The first and second liberal also battle it out on the Federal Reserve. Both are quick to agree that today’s disinflationary policies are a disaster, and support easy money. Both will also jump at Scott Sumner for saying that “NGDPLT is the end of macroeconomic history”. But the second liberal is more skeptical of market monetarism, and even quantitative easing (though, for the record, not Dean Baker). As a principle, he wants more inflationary policies because he sees the tension between debtor and creditor through the same lens as that between labor and capital. In his gut, he feels there is something status-preserving about the Federal Reserve.
Both liberals broadly agree that some form of single-payer healthcare system is optimal. But the first sees healthcare as a brutal failure of markets with opaque information and asymmetric hospital power. The second sees the failure of America’s market healthcare system as a broader vindication of a government-centric ideology.
This core battle does not map well onto our party landscape. The first liberal isn’t really more conservative than the second (as I’ve certainly made it sound), but sees his progressive mandate through a different prism. Unlike Republicans, Democrats are not a party defined by ideology. Indeed, the second liberal might resent Bob Rubin’s globalist policy as an extension of the broken Washington Consensus. But the second liberal also lies to the right of the first when it comes to TARP. Like me, he believes saving Wall Street squandered a golden opportunity to save both American finance and capitalism. But the two liberals can become one.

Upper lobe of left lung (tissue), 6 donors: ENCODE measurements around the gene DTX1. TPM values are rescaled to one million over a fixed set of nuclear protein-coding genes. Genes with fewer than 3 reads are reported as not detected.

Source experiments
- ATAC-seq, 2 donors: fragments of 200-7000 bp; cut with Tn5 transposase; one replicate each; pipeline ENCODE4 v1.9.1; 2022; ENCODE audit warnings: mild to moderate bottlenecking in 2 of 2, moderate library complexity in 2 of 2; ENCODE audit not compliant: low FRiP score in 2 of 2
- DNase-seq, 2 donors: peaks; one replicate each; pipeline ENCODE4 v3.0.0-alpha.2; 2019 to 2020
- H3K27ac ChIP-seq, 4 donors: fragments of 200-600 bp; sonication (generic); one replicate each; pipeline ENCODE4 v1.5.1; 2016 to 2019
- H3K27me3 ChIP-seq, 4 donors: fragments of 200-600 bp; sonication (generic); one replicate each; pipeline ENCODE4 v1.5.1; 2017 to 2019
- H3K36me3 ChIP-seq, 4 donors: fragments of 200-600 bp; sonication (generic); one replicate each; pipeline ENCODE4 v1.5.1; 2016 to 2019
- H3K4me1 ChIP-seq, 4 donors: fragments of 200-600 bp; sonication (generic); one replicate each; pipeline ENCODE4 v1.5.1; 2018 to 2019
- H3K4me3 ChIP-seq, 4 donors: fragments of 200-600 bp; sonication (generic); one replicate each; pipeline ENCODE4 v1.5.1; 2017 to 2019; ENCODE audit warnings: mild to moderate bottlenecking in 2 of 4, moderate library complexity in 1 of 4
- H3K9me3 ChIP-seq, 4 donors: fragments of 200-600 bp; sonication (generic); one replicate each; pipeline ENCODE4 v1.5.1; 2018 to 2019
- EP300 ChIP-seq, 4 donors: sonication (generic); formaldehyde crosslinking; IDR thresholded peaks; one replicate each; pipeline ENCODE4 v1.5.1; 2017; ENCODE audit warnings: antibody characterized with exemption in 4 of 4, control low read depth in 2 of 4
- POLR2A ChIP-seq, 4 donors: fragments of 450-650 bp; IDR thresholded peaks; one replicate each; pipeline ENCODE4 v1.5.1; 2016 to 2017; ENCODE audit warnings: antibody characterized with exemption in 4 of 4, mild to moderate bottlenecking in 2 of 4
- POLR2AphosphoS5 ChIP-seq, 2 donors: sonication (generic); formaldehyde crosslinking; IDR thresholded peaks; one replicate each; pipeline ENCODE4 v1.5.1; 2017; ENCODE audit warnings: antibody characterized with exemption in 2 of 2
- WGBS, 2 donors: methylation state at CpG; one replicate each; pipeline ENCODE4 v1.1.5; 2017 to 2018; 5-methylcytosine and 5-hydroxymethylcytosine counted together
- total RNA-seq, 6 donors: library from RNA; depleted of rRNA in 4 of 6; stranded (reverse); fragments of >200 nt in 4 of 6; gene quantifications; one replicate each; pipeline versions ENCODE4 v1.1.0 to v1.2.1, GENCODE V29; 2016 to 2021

The future of liberal consensus will find its answer from the past, in the work of John Rawls and Karl Marx. Indeed, from each according to his ability to each according to his need must become the masterpiece of redistribution. Rawlsian thinking will be slow to manifest for no other reason than the sheer brilliance of the two liberals. Ivy League graduates, generally far to the American left, are happy to pay more in taxes and cede they are lucky by nurture. But they are allergic to the idea of luck by nature. That work ethic, intelligence, and genetic code itself is not fundamentally theirs is a foreign thought.
The first liberal moves to his counterpart as the myth of meritocracy evaporates. The second liberal moves to his as the consumer surplus from a technological world – to worker and owner – becomes self-evident. Politically, today the two are aligned against needless austerity and worry about the rapidly growing inequality.